The appellate decision below did raise a legitimate issue regarding the confrontation clause. Cameron was right that the trial court had violated his rights regarding the admissibility of evidence. However, while reversing six counts of conviction, the court held the violation to be harmless on seven counts. The harmless error doctrine has often been criticized as downplaying or ignoring the impact of improperly admitted evidence on the overall jury decision. Moreover, with the harsh child pornography sentencing, a reduction in counts is unlikely to amount in a significantly reduced sentence. Whatever the sentence, however, it appeared too much for Cameron to contemplate — particularly as the former chief drug prosecutor in the state who is likely to face many former defendants in prison.

Cameron visited his ex-wife and son shortly before fleeing in his 1999 Audi A6 with license plate number 233PL. With the ruling, he would have had to return to jail and Cameron had 15 years remaining of the original 16 year sentence.

He will now face charges for escape in addition to the pornography charges. In the end, I expect he is not likely to view the 17 days as worth it if paid for with an additional six months or year confinement.

Here is the opinion: 11-1275P-01A

Source: Press Herald as first seen on ABA Journal.

34 thoughts on “Maine Ex-Prosecutor Nabbed In New Mexico”

  1. Nick,

    Stop talking about food, you’re driving me crazy. Next to sand, I guess, Stockholm’s food is OK.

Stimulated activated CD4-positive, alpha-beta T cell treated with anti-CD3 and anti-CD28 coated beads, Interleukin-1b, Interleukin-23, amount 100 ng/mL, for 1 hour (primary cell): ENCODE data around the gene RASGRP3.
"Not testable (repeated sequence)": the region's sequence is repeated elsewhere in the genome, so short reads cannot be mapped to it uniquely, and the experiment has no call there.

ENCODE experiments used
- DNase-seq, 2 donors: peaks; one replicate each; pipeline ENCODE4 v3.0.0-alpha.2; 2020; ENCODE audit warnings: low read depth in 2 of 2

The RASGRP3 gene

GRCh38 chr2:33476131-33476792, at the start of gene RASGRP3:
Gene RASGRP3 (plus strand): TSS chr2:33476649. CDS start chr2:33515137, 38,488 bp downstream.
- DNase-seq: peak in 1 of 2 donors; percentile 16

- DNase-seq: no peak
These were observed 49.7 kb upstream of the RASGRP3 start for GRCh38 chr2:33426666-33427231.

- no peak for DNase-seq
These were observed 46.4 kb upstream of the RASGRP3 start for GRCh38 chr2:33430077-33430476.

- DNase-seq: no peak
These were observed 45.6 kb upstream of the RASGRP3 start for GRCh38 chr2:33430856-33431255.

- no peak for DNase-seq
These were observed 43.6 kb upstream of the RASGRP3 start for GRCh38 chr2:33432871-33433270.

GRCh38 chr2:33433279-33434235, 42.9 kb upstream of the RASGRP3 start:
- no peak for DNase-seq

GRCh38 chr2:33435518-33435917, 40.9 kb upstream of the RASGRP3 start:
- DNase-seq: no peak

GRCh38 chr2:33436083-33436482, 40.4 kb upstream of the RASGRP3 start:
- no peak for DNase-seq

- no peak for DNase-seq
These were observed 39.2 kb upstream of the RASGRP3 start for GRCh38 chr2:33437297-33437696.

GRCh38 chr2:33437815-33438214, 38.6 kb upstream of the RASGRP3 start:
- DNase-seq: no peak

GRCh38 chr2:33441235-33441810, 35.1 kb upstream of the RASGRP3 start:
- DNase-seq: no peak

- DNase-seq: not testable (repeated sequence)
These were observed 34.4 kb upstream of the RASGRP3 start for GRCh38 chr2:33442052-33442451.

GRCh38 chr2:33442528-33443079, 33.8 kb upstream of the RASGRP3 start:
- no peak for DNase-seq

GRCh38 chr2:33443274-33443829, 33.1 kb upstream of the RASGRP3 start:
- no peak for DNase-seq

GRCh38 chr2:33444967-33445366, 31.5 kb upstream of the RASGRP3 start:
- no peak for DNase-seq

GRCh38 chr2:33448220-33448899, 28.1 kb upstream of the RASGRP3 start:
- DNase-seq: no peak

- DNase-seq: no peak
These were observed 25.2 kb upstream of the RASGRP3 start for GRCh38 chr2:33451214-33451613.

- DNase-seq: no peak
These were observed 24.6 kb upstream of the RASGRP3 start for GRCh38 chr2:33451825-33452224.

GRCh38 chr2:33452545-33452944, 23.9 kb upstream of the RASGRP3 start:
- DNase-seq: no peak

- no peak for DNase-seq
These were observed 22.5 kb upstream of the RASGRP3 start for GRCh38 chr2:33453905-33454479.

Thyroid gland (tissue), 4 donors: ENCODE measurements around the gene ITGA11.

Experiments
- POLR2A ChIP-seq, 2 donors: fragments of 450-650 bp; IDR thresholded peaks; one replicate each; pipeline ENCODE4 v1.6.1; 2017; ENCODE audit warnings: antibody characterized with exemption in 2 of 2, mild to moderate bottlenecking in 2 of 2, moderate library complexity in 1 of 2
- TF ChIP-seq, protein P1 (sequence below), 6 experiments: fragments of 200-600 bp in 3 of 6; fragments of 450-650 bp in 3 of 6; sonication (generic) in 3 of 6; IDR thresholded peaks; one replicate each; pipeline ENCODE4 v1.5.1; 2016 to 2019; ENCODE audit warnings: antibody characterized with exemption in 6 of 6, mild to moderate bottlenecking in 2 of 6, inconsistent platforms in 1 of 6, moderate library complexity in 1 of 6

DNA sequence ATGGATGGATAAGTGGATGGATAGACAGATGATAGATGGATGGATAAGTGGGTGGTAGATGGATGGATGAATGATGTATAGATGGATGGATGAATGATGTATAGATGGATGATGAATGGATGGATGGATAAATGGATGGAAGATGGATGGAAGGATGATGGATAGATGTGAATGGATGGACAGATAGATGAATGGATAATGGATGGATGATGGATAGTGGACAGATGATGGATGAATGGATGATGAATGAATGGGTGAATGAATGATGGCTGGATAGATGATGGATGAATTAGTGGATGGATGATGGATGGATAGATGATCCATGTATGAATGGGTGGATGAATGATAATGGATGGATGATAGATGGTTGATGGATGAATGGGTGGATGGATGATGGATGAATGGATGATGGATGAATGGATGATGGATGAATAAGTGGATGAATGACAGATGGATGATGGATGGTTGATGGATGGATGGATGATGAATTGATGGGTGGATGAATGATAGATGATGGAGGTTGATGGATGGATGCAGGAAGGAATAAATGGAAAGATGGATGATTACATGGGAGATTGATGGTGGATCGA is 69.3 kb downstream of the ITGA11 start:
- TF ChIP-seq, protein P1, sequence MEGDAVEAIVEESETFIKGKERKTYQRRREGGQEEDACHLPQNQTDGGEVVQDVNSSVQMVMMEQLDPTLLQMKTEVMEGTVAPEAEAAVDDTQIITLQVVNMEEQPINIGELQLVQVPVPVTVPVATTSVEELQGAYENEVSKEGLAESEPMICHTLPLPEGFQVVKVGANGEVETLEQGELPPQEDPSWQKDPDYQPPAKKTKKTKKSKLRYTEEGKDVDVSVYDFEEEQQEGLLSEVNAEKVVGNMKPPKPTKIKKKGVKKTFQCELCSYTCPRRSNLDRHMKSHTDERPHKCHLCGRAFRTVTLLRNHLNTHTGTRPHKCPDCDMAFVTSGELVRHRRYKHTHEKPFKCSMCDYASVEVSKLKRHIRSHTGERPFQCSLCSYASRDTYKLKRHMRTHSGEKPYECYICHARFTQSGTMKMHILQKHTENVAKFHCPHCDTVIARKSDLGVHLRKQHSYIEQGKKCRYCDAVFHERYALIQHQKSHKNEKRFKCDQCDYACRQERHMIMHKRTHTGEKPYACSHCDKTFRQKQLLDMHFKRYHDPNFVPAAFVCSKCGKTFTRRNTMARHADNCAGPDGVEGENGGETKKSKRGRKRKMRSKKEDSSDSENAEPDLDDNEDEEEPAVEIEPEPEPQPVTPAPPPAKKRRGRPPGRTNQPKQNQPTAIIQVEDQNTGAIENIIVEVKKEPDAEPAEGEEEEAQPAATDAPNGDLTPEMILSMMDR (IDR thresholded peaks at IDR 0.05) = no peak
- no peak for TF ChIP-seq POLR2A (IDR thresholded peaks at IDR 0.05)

Polish in Cleveland. That is the whole southside, I have read. The center was black, and the colors of the rest was not mentioned.

    Polish food. We ate (starved) in Warsaw in 1975 on business. No meat in any of the restaurants. Finally found one with a starved duck. It died of it, I am afraid.

    We gots lots of Polish workers for decades working on construction jobs (black market). I suppose they bring the sausage in their cars and eat in the tent/trailer. Chatted for a few minutes with two new (no Swedish. little english) ones in the hall today. If they are here tomorrow I’ll ask if they know of a restaurant in Stockholm.

    Our food hall has one Polish sausage lady with her own booth. What should I buy and how should I cook it. Never seen a Polish cook book at Amazon’s, but then never looked.

    Just bustin’ your balls ol’ buddy.

    Blouise, I’m shocked. You call Nick Goatman! Then you two have met, in more ways than one. Small details reveal.

    I drove through Alberquerqe (sp) in 1960. Don’t remember anything except that my new Chevy sounded worse than I do now breathing heavily. Long uphill climb.
    Changing the mix wasn’t an idea as was just passing through to mil service base in AZ.
    Guessing it is like lil bear’s porridge, not too hot and not too cold, although they might get snow.

  2. As Bugs Bunny might say, “He shoulda made a left toin at Albaquoykee, and kept on goin’!”

    @Nick – My thoughts exactly on that book and video joint. 😉